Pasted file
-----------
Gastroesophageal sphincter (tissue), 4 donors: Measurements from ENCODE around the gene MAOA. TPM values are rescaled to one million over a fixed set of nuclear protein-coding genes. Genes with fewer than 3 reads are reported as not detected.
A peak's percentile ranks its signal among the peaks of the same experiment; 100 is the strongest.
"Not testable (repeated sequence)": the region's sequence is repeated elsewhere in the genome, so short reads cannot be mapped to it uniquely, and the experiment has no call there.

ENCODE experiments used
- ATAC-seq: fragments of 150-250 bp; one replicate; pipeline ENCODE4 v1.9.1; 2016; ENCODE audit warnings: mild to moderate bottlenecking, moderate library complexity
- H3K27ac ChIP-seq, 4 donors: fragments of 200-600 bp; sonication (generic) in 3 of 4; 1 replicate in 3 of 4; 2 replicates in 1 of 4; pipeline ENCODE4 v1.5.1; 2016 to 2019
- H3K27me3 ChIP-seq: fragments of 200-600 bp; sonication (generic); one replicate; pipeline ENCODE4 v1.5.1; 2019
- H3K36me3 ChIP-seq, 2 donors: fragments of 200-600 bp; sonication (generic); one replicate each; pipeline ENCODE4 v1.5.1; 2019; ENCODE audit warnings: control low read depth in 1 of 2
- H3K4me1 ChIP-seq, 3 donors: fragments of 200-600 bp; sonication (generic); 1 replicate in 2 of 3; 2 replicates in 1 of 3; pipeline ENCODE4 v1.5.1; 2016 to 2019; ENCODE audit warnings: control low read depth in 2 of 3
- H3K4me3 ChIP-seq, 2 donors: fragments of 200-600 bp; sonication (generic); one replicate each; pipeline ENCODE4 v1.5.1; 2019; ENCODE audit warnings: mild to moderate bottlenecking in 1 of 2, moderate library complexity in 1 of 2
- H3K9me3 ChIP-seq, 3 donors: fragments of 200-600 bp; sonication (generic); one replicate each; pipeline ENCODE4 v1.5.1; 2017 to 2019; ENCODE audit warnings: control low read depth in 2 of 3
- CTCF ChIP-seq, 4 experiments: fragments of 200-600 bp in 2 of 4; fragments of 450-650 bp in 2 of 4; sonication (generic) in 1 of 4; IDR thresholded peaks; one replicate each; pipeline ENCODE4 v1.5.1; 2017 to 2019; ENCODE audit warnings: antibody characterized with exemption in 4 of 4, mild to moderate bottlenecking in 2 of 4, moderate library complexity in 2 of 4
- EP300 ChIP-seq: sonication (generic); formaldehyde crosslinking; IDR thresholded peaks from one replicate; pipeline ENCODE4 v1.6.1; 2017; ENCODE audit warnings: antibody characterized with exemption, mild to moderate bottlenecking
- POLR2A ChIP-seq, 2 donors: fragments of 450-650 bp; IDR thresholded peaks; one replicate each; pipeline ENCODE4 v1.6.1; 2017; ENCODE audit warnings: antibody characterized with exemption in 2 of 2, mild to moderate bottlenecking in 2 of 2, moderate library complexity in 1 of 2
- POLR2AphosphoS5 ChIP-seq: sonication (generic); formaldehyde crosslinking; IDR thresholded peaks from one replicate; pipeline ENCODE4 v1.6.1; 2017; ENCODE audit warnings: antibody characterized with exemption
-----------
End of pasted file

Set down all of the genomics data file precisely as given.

Gastroesophageal sphincter (tissue), 4 donors: Measurements from ENCODE around the gene MAOA. TPM values are rescaled to one million over a fixed set of nuclear protein-coding genes. Genes with fewer than 3 reads are reported as not detected.
A peak's percentile ranks its signal among the peaks of the same experiment; 100 is the strongest.
"Not testable (repeated sequence)": the region's sequence is repeated elsewhere in the genome, so short reads cannot be mapped to it uniquely, and the experiment has no call there.

ENCODE experiments used
- ATAC-seq: fragments of 150-250 bp; one replicate; pipeline ENCODE4 v1.9.1; 2016; ENCODE audit warnings: mild to moderate bottlenecking, moderate library complexity
- H3K27ac ChIP-seq, 4 donors: fragments of 200-600 bp; sonication (generic) in 3 of 4; 1 replicate in 3 of 4; 2 replicates in 1 of 4; pipeline ENCODE4 v1.5.1; 2016 to 2019
- H3K27me3 ChIP-seq: fragments of 200-600 bp; sonication (generic); one replicate; pipeline ENCODE4 v1.5.1; 2019
- H3K36me3 ChIP-seq, 2 donors: fragments of 200-600 bp; sonication (generic); one replicate each; pipeline ENCODE4 v1.5.1; 2019; ENCODE audit warnings: control low read depth in 1 of 2
- H3K4me1 ChIP-seq, 3 donors: fragments of 200-600 bp; sonication (generic); 1 replicate in 2 of 3; 2 replicates in 1 of 3; pipeline ENCODE4 v1.5.1; 2016 to 2019; ENCODE audit warnings: control low read depth in 2 of 3
- H3K4me3 ChIP-seq, 2 donors: fragments of 200-600 bp; sonication (generic); one replicate each; pipeline ENCODE4 v1.5.1; 2019; ENCODE audit warnings: mild to moderate bottlenecking in 1 of 2, moderate library complexity in 1 of 2
- H3K9me3 ChIP-seq, 3 donors: fragments of 200-600 bp; sonication (generic); one replicate each; pipeline ENCODE4 v1.5.1; 2017 to 2019; ENCODE audit warnings: control low read depth in 2 of 3
- CTCF ChIP-seq, 4 experiments: fragments of 200-600 bp in 2 of 4; fragments of 450-650 bp in 2 of 4; sonication (generic) in 1 of 4; IDR thresholded peaks; one replicate each; pipeline ENCODE4 v1.5.1; 2017 to 2019; ENCODE audit warnings: antibody characterized with exemption in 4 of 4, mild to moderate bottlenecking in 2 of 4, moderate library complexity in 2 of 4
- EP300 ChIP-seq: sonication (generic); formaldehyde crosslinking; IDR thresholded peaks from one replicate; pipeline ENCODE4 v1.6.1; 2017; ENCODE audit warnings: antibody characterized with exemption, mild to moderate bottlenecking
- POLR2A ChIP-seq, 2 donors: fragments of 450-650 bp; IDR thresholded peaks; one replicate each; pipeline ENCODE4 v1.6.1; 2017; ENCODE audit warnings: antibody characterized with exemption in 2 of 2, mild to moderate bottlenecking in 2 of 2, moderate library complexity in 1 of 2
- POLR2AphosphoS5 ChIP-seq: sonication (generic); formaldehyde crosslinking; IDR thresholded peaks from one replicate; pipeline ENCODE4 v1.6.1; 2017; ENCODE audit warnings: antibody characterized with exemption